Burger, Beaumont, Fincke, Lowry, Frankel, Papadakos, Dozzi, Troan
Herb Burger, 87: A leading Pittsburgh advertising executive, Burger led the PR effort that created the 1980s slogan, “Pittsburgh: The city with a smile on its face” while president of Creamer Inc. After the firm was sold, Burger started the St. George Group. He was the first chairman of the Pittsburgh Downtown Partnership, and was an inveterate Pittsburgh booster.
Jimmy Beaumont, 76
The front man for the Pittsburgh group The Skyliners, Beaumont was immortalized for writing the music for and singing the vocals on the timeless 1959 classic, “Since I don’t have you.” With that song, the Skyliners became the first white group to top the R&B charts, and Beaumont, a humble, friendly man from Pittsburgh’s Knoxville section, had a song he would sing to appreciative audiences for the rest of his life.
Mildred “Millie” Fincke, 90
She wanted to become a nurse since she was a little girl in Etna, and she became a national leader in the field, serving first as head nurse in the Allegheny General Hospital emergency room on the way to becoming vice president of nursing. The nurse practitioner program she created became a national model, and she was the driving force for creating the hospital’s LifeFlight rescue service, the first in the northeastern U.S.
William Lowry, 80
After engineering the merger of Blue Cross of Western Pennsylvania and Pennsylvania Blue Shield, Lowry became CEO of the resulting new company, Highmark. He was a champion of hiring people with disabilities and was active in many organizations including the Juvenile Diabetes Foundation, Carlow College and Catholic Charities.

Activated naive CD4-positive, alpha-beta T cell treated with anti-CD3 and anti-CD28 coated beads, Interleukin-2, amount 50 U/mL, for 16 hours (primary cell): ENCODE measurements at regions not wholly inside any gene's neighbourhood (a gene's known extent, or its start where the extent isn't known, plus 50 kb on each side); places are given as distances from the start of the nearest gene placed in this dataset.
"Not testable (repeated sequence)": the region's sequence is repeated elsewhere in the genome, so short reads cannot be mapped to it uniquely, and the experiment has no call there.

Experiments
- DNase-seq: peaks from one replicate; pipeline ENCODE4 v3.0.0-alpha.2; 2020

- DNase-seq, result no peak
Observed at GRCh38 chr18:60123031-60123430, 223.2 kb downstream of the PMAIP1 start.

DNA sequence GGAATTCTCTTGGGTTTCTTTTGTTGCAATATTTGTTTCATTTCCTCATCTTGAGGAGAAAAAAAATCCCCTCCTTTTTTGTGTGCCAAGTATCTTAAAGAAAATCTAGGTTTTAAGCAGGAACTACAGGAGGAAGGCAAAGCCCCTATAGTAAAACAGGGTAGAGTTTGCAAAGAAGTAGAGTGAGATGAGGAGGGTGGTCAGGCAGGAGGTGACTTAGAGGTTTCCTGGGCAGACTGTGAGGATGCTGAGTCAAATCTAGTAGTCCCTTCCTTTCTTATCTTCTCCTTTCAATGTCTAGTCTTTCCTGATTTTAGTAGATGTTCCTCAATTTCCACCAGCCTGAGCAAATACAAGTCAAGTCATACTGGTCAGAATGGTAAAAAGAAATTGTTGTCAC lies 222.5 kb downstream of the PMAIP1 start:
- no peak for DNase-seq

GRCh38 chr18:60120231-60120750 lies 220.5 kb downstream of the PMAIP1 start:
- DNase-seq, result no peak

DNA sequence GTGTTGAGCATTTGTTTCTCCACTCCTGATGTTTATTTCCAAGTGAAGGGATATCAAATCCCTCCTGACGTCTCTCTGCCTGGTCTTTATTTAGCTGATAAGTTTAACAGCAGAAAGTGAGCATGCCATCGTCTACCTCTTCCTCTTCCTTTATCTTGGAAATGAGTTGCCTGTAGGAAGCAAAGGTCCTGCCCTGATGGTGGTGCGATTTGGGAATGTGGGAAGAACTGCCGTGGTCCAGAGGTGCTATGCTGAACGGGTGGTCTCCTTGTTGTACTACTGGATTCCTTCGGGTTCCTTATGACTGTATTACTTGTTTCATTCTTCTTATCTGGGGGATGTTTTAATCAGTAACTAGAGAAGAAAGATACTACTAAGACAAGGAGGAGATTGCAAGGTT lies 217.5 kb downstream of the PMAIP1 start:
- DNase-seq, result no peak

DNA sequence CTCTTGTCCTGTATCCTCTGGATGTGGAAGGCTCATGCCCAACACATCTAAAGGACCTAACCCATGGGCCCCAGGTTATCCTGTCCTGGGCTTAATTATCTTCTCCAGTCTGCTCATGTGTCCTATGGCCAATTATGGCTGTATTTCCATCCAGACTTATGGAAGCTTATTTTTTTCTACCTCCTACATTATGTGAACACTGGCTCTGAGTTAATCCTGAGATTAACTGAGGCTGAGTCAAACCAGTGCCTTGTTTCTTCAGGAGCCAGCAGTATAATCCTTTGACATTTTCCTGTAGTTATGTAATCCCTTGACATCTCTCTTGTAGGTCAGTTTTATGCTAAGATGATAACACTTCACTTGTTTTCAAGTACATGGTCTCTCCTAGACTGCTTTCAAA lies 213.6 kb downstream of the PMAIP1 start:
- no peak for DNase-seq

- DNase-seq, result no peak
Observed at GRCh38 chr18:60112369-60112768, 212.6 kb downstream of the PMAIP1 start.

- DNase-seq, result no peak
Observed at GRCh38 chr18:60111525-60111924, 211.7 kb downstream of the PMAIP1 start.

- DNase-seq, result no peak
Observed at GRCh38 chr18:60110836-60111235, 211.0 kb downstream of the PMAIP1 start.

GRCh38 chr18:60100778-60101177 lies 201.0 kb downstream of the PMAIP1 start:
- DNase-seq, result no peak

Robert Frankel, 89
Frankel was a successful businessman and leading Pittsburgh arts patron. Smart, dignified and friendly, he was vice chairman of Hilb, Rogal and Hamilton, which had purchased the Frankel family’s longtime regional insurance business. As board president of City Theatre, he led an unprecedented capital campaign that allowed the struggling nonprofit to find and establish its permanent South Side home. And as chairman of the Three Rivers Arts Festival, he pulled the organization into the black. He also served on boards of the Carnegie Museum of Art, Pittsburgh Center for the Arts and Pennsylvania Council on the Arts.
Nicholas Papadakos, 92
Papadakos was a McKeesport solicitor who rose to serve 11 years on the Pennsylvania Supreme Court. His 1983 Common Pleas Court decision to essentially effect a moratorium on home foreclosures of the recently unemployed at the height of steel’s collapse paved the way for his election to the state’s high court. As an Army sergeant in World War II he received four Bronze Stars.
Peter Dozzi, 87
The son of immigrants and the first of his family to graduate from college, Dozzi founded Jendoco Construction in the basement of his father’s home 60 years ago. It became one of Pittsburgh’s leading firms, having constructed scores of signature buildings in the region including Winchester Thurston, Pitt’s School of Law, the Water Works, South Side Works, Carnegie Museum’s Dinosaur Hall, and the Duquesne University Power Center.
John Troan, 99
As a young reporter, he changed his name from Troanovitch because editors kept misspelling it. He rose to become editor of The Pittsburgh Press from 1967 to 1983, the city’s powerful afternoon paper that closed in 1992. Troan’s career, however, was best known for the biggest story he ever covered, the development of the polio vaccine by Dr. Jonas Salk at the University of Pittsburgh.